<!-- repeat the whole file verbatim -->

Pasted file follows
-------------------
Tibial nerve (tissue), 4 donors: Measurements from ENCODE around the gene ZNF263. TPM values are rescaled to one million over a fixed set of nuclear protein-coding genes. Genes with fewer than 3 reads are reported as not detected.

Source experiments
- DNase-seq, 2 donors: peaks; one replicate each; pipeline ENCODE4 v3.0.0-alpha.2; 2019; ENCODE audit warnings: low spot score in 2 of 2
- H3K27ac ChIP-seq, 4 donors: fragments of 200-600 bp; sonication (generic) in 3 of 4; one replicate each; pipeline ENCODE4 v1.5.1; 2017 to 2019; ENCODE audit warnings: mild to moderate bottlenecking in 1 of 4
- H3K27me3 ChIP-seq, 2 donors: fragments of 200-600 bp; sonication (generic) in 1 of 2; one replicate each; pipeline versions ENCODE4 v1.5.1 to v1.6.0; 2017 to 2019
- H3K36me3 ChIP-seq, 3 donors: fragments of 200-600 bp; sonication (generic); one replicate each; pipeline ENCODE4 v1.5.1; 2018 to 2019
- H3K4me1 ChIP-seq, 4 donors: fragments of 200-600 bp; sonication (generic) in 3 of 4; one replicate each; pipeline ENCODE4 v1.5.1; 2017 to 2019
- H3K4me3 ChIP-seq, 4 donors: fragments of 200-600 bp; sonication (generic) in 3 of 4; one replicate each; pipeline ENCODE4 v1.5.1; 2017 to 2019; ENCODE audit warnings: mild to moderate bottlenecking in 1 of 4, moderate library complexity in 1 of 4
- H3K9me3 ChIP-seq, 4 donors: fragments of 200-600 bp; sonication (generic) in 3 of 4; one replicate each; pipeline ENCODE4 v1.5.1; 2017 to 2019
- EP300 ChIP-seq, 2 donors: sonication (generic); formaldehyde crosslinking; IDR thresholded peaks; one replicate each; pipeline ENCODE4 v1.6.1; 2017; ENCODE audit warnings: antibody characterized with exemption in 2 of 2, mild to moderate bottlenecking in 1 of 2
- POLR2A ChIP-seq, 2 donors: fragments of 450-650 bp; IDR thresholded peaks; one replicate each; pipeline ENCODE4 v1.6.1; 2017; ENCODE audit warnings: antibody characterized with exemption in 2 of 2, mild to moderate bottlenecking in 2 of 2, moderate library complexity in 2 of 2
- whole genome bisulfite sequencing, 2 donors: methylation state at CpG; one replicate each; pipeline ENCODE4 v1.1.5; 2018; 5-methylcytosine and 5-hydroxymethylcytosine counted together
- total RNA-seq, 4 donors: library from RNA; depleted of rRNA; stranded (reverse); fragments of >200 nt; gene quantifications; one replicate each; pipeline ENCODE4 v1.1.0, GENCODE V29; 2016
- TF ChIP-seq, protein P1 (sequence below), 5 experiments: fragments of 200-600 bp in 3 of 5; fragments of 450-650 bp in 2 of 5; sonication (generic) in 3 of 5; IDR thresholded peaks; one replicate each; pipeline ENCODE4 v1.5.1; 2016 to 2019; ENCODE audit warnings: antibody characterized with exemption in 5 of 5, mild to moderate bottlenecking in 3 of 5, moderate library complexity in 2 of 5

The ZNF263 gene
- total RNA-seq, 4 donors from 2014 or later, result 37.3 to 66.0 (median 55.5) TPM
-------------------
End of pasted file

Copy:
Tibial nerve (tissue), 4 donors: Measurements from ENCODE around the gene ZNF263. TPM values are rescaled to one million over a fixed set of nuclear protein-coding genes. Genes with fewer than 3 reads are reported as not detected.

Source experiments
- DNase-seq, 2 donors: peaks; one replicate each; pipeline ENCODE4 v3.0.0-alpha.2; 2019; ENCODE audit warnings: low spot score in 2 of 2
- H3K27ac ChIP-seq, 4 donors: fragments of 200-600 bp; sonication (generic) in 3 of 4; one replicate each; pipeline ENCODE4 v1.5.1; 2017 to 2019; ENCODE audit warnings: mild to moderate bottlenecking in 1 of 4
- H3K27me3 ChIP-seq, 2 donors: fragments of 200-600 bp; sonication (generic) in 1 of 2; one replicate each; pipeline versions ENCODE4 v1.5.1 to v1.6.0; 2017 to 2019
- H3K36me3 ChIP-seq, 3 donors: fragments of 200-600 bp; sonication (generic); one replicate each; pipeline ENCODE4 v1.5.1; 2018 to 2019
- H3K4me1 ChIP-seq, 4 donors: fragments of 200-600 bp; sonication (generic) in 3 of 4; one replicate each; pipeline ENCODE4 v1.5.1; 2017 to 2019
- H3K4me3 ChIP-seq, 4 donors: fragments of 200-600 bp; sonication (generic) in 3 of 4; one replicate each; pipeline ENCODE4 v1.5.1; 2017 to 2019; ENCODE audit warnings: mild to moderate bottlenecking in 1 of 4, moderate library complexity in 1 of 4
- H3K9me3 ChIP-seq, 4 donors: fragments of 200-600 bp; sonication (generic) in 3 of 4; one replicate each; pipeline ENCODE4 v1.5.1; 2017 to 2019
- EP300 ChIP-seq, 2 donors: sonication (generic); formaldehyde crosslinking; IDR thresholded peaks; one replicate each; pipeline ENCODE4 v1.6.1; 2017; ENCODE audit warnings: antibody characterized with exemption in 2 of 2, mild to moderate bottlenecking in 1 of 2
- POLR2A ChIP-seq, 2 donors: fragments of 450-650 bp; IDR thresholded peaks; one replicate each; pipeline ENCODE4 v1.6.1; 2017; ENCODE audit warnings: antibody characterized with exemption in 2 of 2, mild to moderate bottlenecking in 2 of 2, moderate library complexity in 2 of 2
- whole genome bisulfite sequencing, 2 donors: methylation state at CpG; one replicate each; pipeline ENCODE4 v1.1.5; 2018; 5-methylcytosine and 5-hydroxymethylcytosine counted together
- total RNA-seq, 4 donors: library from RNA; depleted of rRNA; stranded (reverse); fragments of >200 nt; gene quantifications; one replicate each; pipeline ENCODE4 v1.1.0, GENCODE V29; 2016
- TF ChIP-seq, protein P1 (sequence below), 5 experiments: fragments of 200-600 bp in 3 of 5; fragments of 450-650 bp in 2 of 5; sonication (generic) in 3 of 5; IDR thresholded peaks; one replicate each; pipeline ENCODE4 v1.5.1; 2016 to 2019; ENCODE audit warnings: antibody characterized with exemption in 5 of 5, mild to moderate bottlenecking in 3 of 5, moderate library complexity in 2 of 5

The ZNF263 gene
- total RNA-seq, 4 donors from 2014 or later, result 37.3 to 66.0 (median 55.5) TPM